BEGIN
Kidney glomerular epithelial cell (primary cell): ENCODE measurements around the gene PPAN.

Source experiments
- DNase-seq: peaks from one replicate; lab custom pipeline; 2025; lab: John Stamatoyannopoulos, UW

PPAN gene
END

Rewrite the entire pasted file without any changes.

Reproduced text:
Kidney glomerular epithelial cell (primary cell): ENCODE measurements around the gene PPAN.

Source experiments
- DNase-seq: peaks from one replicate; lab custom pipeline; 2025; lab: John Stamatoyannopoulos, UW

PPAN gene